Is cable barrier a special hazard to motorcyclists?

The in basket: Our three-day dissertation on cable median barrier last month didn’t exhaust the subject, it turns out.
I heard from a number of motorcyclists, whose comments can be wrapped up in that of Steve McDermott. He wrote, ‘Motorcyclists have a different name for these atrocities: Cheese-cutters.”

The in basket: Our three-day dissertation on cable median barrier last month didn’t exhaust the subject, it turns out.
I heard from a number of motorcyclists, whose comments can be wrapped up in that of Steve McDermott. He wrote, ‘Motorcyclists have a different name for these atrocities: Cheese-cutters.”
He continued: “I”d rather like to think you don’t support the dismemberment of motorcyclists, so please let me enlighten you.
“For years, these types of barriers were not installed on state or federal highways in Washington. The last stretch that was removed was on I-5 in Bellingham around 1998. This was due to the efforts of motorcyclists throughout the state.
“A soft mass hitting two wires at 60 mph will become three soft masses. It hasn’t happened in this state recently because (we) lobbied for their removal. Motorcyclists hitting jersey barriers and guardrails have a much higher survival rate.
Ken Amo and Duane Stallings said the same. Dan Wages said he’d seen a “cube van” overturn and slide into oncoming traffic on I-5 near Fife in 2002 after hitting a cable barrier, and Dean Nelson said he thought that kind of barrier was discontinued 30 years ago because of the damage it did to cars and and the peril to drivers when it hit their windshields.
The out basket: Dick Albin, an assistant state design engineer, said cable barrier came back into favor after the “weak post” design was pioneered by New York State and spread to other states. When the cable was attached to rigid posts, damage to cars from hitting the posts or rolling over the top of them was often severe. Today’s posts are designed to give way to avoid those outcomes.
He said though motorcyclists regard them as more of a hazard than other barrier, experience doesn’t support the belief.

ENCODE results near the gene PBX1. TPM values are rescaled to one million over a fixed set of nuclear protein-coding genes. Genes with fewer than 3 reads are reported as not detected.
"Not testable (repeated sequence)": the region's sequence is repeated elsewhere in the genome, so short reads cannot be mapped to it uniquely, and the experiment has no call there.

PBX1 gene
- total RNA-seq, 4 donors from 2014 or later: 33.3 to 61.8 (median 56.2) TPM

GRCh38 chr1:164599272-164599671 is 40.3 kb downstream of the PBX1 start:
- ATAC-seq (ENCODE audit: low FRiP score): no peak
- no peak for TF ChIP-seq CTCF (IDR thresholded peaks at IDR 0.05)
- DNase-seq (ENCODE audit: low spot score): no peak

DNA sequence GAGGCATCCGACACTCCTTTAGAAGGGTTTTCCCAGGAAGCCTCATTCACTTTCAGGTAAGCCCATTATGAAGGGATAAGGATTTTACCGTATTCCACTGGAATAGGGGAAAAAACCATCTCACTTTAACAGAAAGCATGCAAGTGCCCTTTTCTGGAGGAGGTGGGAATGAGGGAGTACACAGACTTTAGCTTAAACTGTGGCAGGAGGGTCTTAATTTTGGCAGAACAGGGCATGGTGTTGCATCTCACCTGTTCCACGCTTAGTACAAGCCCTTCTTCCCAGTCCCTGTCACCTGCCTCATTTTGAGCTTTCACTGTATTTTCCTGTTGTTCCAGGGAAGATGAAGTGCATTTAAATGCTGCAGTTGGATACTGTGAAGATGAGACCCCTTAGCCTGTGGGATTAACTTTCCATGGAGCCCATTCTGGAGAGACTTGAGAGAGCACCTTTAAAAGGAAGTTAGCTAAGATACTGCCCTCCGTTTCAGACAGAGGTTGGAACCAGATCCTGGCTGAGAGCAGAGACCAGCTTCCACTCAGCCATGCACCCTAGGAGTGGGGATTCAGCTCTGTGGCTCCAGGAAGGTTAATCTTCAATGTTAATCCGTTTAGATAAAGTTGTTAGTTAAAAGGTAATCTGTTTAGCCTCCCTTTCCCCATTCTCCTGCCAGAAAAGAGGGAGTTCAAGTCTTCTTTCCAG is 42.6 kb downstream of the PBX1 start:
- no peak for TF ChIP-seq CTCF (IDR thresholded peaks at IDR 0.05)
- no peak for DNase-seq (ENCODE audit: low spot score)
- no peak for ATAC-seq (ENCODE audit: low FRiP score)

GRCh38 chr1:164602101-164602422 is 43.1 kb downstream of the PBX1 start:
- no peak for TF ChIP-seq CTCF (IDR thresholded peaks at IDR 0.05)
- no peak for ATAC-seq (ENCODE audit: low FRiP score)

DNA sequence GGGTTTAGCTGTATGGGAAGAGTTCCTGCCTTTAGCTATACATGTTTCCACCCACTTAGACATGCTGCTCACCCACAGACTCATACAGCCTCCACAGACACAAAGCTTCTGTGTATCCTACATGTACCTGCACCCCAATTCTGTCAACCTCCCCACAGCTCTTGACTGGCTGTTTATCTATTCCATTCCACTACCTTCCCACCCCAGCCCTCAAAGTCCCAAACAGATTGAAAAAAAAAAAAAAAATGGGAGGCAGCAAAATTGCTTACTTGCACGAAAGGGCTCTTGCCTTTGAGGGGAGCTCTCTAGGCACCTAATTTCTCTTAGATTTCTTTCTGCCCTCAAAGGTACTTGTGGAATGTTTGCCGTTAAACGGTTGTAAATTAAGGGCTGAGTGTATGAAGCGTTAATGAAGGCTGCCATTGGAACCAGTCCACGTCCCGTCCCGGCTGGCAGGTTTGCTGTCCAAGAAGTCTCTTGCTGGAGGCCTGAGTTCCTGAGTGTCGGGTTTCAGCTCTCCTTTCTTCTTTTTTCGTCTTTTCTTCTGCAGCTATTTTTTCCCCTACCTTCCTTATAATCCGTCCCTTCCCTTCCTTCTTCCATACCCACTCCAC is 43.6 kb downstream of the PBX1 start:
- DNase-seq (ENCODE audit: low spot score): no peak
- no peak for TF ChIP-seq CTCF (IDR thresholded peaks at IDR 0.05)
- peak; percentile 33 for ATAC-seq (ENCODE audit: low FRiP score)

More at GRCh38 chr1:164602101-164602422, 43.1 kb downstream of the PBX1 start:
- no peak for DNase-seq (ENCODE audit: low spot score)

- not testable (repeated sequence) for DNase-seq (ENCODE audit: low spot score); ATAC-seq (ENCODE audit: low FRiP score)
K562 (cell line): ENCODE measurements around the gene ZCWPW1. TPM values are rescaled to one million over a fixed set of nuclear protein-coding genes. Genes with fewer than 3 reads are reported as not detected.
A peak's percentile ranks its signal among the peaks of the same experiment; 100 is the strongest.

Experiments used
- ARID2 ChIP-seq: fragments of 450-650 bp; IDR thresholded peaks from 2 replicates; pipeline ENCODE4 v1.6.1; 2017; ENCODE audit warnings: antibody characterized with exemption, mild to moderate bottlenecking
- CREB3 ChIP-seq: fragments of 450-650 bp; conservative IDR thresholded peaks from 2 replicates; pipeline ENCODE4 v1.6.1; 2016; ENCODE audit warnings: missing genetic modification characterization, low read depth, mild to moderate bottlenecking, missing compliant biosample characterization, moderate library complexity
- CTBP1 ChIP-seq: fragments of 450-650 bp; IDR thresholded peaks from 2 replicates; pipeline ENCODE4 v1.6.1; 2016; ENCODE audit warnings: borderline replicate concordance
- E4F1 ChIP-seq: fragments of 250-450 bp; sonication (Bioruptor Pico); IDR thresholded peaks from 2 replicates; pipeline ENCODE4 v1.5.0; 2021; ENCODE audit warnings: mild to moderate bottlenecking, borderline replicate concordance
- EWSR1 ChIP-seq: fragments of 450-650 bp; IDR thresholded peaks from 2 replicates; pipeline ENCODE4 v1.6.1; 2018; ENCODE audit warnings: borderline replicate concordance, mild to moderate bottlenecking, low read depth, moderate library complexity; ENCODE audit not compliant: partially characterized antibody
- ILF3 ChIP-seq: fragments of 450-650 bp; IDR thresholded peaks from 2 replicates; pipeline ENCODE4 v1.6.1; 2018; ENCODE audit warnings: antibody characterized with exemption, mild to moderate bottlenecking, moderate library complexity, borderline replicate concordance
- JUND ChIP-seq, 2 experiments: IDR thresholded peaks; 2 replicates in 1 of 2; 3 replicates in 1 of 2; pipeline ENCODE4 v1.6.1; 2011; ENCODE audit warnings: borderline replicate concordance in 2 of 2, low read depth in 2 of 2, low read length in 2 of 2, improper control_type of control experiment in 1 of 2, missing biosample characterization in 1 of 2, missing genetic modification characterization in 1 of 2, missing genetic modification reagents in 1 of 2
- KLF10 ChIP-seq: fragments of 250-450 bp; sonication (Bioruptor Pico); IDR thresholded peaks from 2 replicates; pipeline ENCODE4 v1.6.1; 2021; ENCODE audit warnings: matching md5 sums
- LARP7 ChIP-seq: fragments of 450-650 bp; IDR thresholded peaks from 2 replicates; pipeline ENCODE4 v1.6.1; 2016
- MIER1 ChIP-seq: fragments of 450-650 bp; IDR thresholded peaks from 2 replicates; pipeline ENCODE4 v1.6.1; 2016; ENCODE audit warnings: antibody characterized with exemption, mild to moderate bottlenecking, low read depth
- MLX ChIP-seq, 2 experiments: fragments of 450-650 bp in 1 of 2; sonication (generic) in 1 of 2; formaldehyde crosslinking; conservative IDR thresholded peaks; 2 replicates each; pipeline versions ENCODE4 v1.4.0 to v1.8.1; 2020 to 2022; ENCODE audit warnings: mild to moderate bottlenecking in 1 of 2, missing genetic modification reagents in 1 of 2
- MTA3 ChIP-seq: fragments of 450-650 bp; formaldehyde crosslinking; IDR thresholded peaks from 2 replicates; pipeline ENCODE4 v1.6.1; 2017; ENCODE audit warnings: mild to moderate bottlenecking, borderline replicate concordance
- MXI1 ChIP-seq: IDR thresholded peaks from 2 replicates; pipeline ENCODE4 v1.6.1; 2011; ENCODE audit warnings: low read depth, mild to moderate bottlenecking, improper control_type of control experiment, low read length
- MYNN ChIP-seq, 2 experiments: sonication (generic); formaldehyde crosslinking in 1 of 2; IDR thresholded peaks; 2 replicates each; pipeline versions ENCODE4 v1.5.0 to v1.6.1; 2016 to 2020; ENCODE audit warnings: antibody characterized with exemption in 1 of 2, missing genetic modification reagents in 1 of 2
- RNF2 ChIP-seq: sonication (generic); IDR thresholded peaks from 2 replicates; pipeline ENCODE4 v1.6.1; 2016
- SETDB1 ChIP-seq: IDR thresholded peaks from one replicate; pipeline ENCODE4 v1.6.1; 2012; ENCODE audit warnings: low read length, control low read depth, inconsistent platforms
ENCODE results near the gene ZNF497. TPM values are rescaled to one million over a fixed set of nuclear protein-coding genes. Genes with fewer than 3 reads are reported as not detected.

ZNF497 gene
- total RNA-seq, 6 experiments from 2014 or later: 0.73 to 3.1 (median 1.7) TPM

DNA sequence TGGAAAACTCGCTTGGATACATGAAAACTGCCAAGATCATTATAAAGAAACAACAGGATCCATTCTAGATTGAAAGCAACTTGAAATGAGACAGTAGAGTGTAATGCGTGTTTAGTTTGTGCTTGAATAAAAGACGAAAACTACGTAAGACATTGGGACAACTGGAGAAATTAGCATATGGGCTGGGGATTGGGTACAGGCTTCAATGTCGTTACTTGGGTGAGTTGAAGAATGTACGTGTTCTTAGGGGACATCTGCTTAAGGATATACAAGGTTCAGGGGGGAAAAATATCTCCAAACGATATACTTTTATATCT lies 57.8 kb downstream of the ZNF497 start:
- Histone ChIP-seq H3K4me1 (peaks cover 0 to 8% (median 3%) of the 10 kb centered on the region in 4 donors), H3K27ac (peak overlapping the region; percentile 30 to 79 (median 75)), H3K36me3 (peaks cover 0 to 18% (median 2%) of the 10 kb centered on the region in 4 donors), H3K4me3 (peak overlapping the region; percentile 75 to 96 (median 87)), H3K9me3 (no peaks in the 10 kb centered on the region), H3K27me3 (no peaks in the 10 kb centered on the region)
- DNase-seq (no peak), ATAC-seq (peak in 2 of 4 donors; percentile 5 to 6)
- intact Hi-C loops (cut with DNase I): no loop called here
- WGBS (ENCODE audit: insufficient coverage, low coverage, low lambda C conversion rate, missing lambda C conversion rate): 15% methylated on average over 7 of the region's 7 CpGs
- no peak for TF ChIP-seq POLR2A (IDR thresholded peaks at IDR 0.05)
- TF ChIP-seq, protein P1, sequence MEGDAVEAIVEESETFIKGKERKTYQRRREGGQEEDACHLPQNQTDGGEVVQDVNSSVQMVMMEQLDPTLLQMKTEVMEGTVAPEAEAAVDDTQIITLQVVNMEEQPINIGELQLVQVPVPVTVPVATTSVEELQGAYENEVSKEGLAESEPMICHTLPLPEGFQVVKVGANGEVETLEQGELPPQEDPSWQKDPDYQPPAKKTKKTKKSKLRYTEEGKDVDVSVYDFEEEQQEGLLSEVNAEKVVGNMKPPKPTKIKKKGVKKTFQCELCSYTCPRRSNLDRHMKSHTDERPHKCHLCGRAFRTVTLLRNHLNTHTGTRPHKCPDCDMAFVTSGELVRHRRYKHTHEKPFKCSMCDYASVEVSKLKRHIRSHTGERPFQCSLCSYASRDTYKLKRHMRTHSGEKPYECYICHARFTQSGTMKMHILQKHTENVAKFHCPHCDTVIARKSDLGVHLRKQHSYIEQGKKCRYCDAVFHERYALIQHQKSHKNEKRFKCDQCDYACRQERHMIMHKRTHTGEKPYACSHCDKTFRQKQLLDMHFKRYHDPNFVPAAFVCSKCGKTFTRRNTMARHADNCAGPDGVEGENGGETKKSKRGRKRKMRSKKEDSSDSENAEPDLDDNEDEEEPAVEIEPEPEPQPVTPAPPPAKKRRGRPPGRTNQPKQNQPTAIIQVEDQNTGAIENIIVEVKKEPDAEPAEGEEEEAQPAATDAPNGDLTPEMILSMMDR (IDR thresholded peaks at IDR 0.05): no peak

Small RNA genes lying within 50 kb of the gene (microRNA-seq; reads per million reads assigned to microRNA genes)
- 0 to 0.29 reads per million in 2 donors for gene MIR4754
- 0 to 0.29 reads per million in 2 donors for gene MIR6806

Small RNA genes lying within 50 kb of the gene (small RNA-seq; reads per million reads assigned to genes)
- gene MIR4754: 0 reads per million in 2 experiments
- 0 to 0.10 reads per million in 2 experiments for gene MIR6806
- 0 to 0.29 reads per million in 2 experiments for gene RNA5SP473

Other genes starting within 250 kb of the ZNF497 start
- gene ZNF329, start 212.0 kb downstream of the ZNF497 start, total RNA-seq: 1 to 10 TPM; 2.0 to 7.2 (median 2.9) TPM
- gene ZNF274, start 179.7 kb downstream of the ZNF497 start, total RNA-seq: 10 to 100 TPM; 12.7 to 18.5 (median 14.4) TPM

Other states that use the cable barrier, including both Carolinas and Missouri, tell him there has been no pattern of motorcyclists being hurt by the wires.
Statistics in this state don’t support the idea that other kinds of barrier are safer for motorcyclists, Dick continued, though the limited amount of cable barrier makes the statistics debatable.
In 2003-4, 115 of the 1,200 accidents involving motorcycles also involved a barrier of some sort, he said. Of 50 in which a concrete barrier was hit, 28 percent were fatal or disabling, he said. Of 64 involving beam guardrail, 40 percent were killed of disabled. The only one with a cable barrier hit resulted in minor injuries.
Most of the injuries probably resulted from the ‘cyclist laying the motorcycle down and sliding into whatever kind of barrier was hit, he conceded.
“I think it’s a perception thing. There is no barrier you want to run into if you are a motorcyclist.”
I ran that explanation past McDermott and a state motorcycle spokesman who had disparaged the barrier as a threat, and they were unconvinced, not surprisingly. But when I asked them for instances when a motorcyclist had been maimed by a cable in the fashion suggested, they didn’t provide any.
In a time when government’s deep pockets are often the first targets in personal injury lawsuits, the state would have to be pretty confident the cable barrier is not an unusual peril to anyone on the highways, I would think.

4 thoughts on “Is cable barrier a special hazard to motorcyclists?

  1. I have a problem being sympathetic to motorcyclists. I hear and see these PSA’s on TV & radio about how I’m suppose to be aware of their presence. However, I never hear or see PSA’s stating motorcyclists should not pass on the outside borders of the highway, go between cars in traffic, or fly down the highway at speeds of excess of 90 MPH. I don’t want to hear the response that this is only a few riders. That is BUNK. It happens day in and day out by more and more riders. If motorcyclists want respect on the road they better start earning it.